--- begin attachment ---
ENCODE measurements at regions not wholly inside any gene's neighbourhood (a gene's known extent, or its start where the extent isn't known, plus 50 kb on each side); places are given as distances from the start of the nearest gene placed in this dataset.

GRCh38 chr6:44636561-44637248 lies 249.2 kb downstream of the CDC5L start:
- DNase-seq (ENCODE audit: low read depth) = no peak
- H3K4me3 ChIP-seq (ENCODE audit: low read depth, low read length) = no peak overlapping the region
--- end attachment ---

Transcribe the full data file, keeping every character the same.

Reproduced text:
ENCODE measurements at regions not wholly inside any gene's neighbourhood (a gene's known extent, or its start where the extent isn't known, plus 50 kb on each side); places are given as distances from the start of the nearest gene placed in this dataset.

GRCh38 chr6:44636561-44637248 lies 249.2 kb downstream of the CDC5L start:
- DNase-seq (ENCODE audit: low read depth) = no peak
- H3K4me3 ChIP-seq (ENCODE audit: low read depth, low read length) = no peak overlapping the region